Whilst WSC sources part of our water from purified sea water it simultaneously dumps into the sea treated sewage effluent. WSC designed all three sewage purification plants as an end of pipe solution intending specifically, on the drawing board to deal with sewage as waste instead of considering it as a precious resource. After all three plants have been commissioned WSC is considering potential uses of the treated water effluent. Such consideration should have been made at the planning stage years ago!

Later this year the European Union will publish a “Blueprint  to safeguard Europe’s water resources”. This was announced by EU Environment Commissioner Janez Potočnik in a statement which he issued on the World Water Week earlier this week.

It is about time that this Blueprint is produced. Even though in Malta at this point it seems that there is little left to safeguard!


originally published in on 31 August 2012

L-ambjent tagħna, is-saħħa tagħna

Ftit riflessjonijiet tiegħi wara s-seminar tal-Fondazzjoni Ideat li fih ħadt sehem nhar is-Sibt f’isem Alternattiva Demokratika.

L-ewwel nett jiena diżappuntat bin-nuqqas ta’ parteċipazzjoni ta’ rappreżentanti tal-PN. Kienet opportunita unika ta’ diskussjoni mhux biss bejn rapprezentanti tat-tlett partiti politiċi iżda ukoll ma esperti u attivisti ambjentali. Dan ipoġġi f’perspettiva reali l-eżerċizzju li qiegħed jikkordina d-delegat speċjali ta’ Lawrence Gonzi. Simon Busuttil qiegħed jitħabat biex jorganizza l-laqgħat mas-soċjeta’ ċivili, imbagħad meta jiġu l-inviti għal diskussjoni jiġu injorati. Prova oħra tas-superfiċjalita’ tal-politika ta’ Lawrence Gonzi. Li iżjed milli jisma’ l-karba tal-miġugħ huwa interessat f’pontijiet elettorali. Mhuwiex interessat kif ser jissolvew il-problemi (li ma ħoloqhomx kollha hu!) imma hu interessat biss fil-voti.

Issa niġi għas-sustanza.

L-ilma huwa element mill-iktar essenzjali aħna u nħarsu lejn l-interazzjoni bejn l-ambjent u s-saħħa. Huwa neċessarju li nifhmu l-ħtieġa illi nieħdu ħsieb iktar tal-ilma bħala riżors essenzjali għall-ħajja. Għal kull ħajja. Mhux biss għal ħajja umana iżda ukoll biex tisseddaq l-ekosistema li minna l-bniedem jifforma biss parti żgħira. L-ilma tal-pjan hu fi stat disastruż u għaldaqstant huwa iktar essenzjali li noqgħodu attenti bl-esperimenti li jsiru minn żmien għal żmien. Il-proġett pilota li tħabbar reċentement biex isir artifical aquifer recharge bl-użu ta’ ilma riċiklat mid-drenaġġ huwa wieħed riskjuż. Hemm ħtieġa ta’ attenzjoni kbira f’dawn it-tip ta’ esperimenti li ma nispiċċawx nagħmlu iktar ħsara milli ġid.

L-impatti ambjentali ma jiddependux biss minn dak li nagħmlu aħna f’ Malta. Jiddependi ukoll minn dak li jagħmel ħaddieħor. Per eżempju it-42 vapur mgħobbi bi skart tossiku u nukleari li l-Mafja Taljan għerrqet fil-Mediterran għandhom ikunu  ta’ tħassib għalina. L-ilma tagħna 60% ġej mill-baħar. Il-ħut ma josservax fruntieri u t-tniġġiż fil-baħar għaldaqstant għandu impatt ħafna ikbar milli naħsbu.

Waqt id-diskussjoni issemmew ħafna aspetti ambjentali li huma ta’ preokkupazzjoni.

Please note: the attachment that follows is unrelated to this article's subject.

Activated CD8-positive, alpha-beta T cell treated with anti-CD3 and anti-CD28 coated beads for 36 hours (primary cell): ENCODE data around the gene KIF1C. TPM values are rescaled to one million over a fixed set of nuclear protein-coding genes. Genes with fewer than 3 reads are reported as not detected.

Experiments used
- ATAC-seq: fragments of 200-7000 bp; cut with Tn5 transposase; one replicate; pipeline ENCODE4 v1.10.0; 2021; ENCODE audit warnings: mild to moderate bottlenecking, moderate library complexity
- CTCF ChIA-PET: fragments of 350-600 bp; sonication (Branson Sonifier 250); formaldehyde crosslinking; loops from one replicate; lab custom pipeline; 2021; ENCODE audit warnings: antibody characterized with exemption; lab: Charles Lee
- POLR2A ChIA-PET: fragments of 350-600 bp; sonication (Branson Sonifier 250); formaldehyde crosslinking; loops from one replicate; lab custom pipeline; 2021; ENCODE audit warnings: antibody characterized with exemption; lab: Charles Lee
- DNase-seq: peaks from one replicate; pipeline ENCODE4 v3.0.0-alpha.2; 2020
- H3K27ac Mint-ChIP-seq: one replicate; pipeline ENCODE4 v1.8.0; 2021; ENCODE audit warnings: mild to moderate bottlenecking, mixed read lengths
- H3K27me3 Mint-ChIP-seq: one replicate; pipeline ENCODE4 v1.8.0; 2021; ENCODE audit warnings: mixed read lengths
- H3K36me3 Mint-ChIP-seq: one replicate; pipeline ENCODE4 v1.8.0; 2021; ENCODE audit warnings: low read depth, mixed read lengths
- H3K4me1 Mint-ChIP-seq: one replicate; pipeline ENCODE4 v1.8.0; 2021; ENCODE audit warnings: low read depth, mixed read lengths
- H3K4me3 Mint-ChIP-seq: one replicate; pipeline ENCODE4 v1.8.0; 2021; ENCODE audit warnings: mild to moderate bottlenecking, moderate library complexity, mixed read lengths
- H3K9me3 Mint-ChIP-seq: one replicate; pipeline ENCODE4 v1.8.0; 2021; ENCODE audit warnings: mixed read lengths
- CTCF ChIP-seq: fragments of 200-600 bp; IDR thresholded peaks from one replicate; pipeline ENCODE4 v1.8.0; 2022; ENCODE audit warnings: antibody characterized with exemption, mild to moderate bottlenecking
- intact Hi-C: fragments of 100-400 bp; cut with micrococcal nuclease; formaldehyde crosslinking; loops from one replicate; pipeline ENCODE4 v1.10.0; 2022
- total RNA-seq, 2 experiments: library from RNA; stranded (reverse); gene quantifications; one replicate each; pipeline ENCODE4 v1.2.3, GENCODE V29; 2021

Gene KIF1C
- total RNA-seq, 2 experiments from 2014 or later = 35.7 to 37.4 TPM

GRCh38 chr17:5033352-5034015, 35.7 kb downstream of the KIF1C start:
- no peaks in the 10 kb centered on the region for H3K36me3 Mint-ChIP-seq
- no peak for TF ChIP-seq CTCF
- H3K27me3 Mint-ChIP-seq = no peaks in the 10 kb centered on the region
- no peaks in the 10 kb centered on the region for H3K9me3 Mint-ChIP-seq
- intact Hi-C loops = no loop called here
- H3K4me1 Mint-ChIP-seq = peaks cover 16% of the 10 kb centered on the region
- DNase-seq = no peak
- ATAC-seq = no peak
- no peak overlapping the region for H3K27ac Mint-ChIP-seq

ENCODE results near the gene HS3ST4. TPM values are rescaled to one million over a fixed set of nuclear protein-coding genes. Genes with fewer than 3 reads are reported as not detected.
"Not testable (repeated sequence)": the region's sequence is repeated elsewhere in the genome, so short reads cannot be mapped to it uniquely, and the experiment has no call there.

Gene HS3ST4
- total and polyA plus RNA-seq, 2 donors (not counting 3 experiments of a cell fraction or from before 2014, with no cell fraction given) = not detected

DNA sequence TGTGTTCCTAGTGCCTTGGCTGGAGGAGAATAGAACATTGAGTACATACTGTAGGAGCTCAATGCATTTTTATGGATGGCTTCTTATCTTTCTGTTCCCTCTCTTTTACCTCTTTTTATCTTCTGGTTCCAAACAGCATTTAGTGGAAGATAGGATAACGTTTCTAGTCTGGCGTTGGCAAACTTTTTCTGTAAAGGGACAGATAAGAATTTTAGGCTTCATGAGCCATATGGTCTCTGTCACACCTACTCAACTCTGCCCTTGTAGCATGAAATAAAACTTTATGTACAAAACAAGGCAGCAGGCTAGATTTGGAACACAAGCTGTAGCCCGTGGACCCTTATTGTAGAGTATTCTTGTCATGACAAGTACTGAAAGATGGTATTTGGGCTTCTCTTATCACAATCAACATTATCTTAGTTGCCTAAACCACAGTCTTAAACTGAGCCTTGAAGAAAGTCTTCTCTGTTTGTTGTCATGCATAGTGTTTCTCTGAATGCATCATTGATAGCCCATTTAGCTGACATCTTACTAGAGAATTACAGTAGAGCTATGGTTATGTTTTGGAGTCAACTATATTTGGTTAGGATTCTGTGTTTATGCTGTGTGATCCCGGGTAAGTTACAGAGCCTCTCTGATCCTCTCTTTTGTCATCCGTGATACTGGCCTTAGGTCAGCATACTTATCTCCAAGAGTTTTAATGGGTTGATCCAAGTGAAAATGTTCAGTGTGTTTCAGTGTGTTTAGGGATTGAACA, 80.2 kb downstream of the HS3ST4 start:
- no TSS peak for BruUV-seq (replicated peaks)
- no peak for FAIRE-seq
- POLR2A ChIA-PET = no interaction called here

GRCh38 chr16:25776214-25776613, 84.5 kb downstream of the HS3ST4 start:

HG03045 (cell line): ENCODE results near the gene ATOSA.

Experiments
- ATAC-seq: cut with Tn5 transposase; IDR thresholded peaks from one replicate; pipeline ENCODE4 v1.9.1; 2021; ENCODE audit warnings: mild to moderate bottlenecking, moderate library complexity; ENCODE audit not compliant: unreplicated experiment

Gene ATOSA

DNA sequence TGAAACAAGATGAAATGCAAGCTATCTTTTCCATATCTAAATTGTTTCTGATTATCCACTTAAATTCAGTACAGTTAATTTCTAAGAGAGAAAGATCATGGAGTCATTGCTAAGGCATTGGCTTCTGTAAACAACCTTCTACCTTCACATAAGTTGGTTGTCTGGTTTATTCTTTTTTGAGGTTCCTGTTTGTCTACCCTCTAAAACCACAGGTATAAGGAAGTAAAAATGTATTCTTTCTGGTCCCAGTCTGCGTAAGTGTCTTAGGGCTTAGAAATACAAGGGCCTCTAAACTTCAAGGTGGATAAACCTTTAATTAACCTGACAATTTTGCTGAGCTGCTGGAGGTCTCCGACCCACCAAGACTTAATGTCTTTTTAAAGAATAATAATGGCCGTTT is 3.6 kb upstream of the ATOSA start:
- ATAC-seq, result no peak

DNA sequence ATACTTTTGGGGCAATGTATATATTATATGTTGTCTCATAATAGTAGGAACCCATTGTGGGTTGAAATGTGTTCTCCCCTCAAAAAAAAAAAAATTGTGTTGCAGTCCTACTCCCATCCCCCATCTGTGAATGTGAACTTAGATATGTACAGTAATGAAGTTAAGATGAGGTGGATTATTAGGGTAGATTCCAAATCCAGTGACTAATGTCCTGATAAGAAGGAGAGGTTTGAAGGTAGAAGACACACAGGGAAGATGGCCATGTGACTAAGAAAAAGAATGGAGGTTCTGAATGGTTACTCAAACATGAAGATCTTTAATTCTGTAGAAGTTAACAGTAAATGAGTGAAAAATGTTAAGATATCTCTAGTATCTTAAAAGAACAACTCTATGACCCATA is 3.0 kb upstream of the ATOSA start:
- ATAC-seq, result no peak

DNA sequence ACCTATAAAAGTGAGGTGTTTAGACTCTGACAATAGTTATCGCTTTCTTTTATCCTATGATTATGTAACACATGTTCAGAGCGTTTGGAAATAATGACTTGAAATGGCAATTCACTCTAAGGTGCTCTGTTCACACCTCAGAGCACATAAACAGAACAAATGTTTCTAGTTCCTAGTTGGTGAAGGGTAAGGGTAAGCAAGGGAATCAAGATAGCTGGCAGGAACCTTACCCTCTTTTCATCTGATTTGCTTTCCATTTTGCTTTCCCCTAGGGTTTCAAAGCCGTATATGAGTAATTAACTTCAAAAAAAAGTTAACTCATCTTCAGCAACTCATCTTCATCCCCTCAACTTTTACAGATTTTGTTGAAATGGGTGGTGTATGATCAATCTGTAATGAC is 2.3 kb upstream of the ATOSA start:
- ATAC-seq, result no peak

Naħseb li l-iktar materja inkwetanti hi n-nuqqas ta’ kredibilita’ tal-istituzzjonijiet. Waħda wara l-oħra dawn l-istituzzjonijiet huma kompromessi għax m’għandhomx is-snien li jippermettulhom jaġixxu. Dan in-nuqqas joħroġ mill-fatt li l-Gvern jappunta l-membri waħdu. Mhux biss mingħajr ma jqis x’taħseb is-soċjeta ċivili dwarhom imma fuq kollox prinċipalment a bażi tal-lealta’ politika tagħhom.

Għal dan l-iskop Alternattiva Demokratika ilha żmien tinsisti illi huwa meħtieg li l-ħatra ta’ membri tal-Bord tal-Awtoritajiet tkun soġġetta għal public hearing fil-Parliament. Dan il-proċess jassigura li min ikun ser jinħatar ikollu l-opportunita li jispjega x’inhuma l-kompetenzi tiegħu/tagħha kif ukoll iwieġeb għal mistoqsijiet dwar kif l-imġieba pubblika tiegħu tista’ teffettwa l-ħidma tiegħu/tagħha fil-ħatra maħsuba.

Din hi proposta ta’ Alternattiva Demokratika fil-Programm Elettorali tal-2008 li l-Partit Laburista fl-Opposizzjoni uża fil-Parlament huwa u jikkritika ir-riforma tal-MEPA. Għamel tajjeb, biex ma ninftiehemx ħazin.

Huwa importanti li l-Parlament jieħu lura mingħand il-Gvern il-poter tal-ħatra tal-awtoritajiet kif ukoll huwa neċessarju li l-Parlament ikun kapaċi jissorvelja hu l-ħidma ta’ dawn l-awtoritajiet. B’hekk ikun assigurat iktar koordinazzjoni effettiva kif ukoll iktar kontabilita’.

Living on Ecological Credit


Saturday July23, 2011

An informal meeting of EU ministers of the environment held in Poland earlier this month reminded us that we are living on ecological credit. Our balance sheet with nature is in the red. It is healthy that EU politicians have recognised this fact.

Environmentalists have been campaigning for ages that the world is living beyond its means. International NGO WWF, for example, publishes information relative to ecological footprint analysis. From the information available, Malta’s ecological footprint is 3.9 hectares per person. This can be compared to an EU average of 4.9 hectares per person (ranging from a minimum of 3.6 for Poland and Slovakia to a maximum of 7.0 for Sweden and Finland) and a world average of 2.2 hectares per person.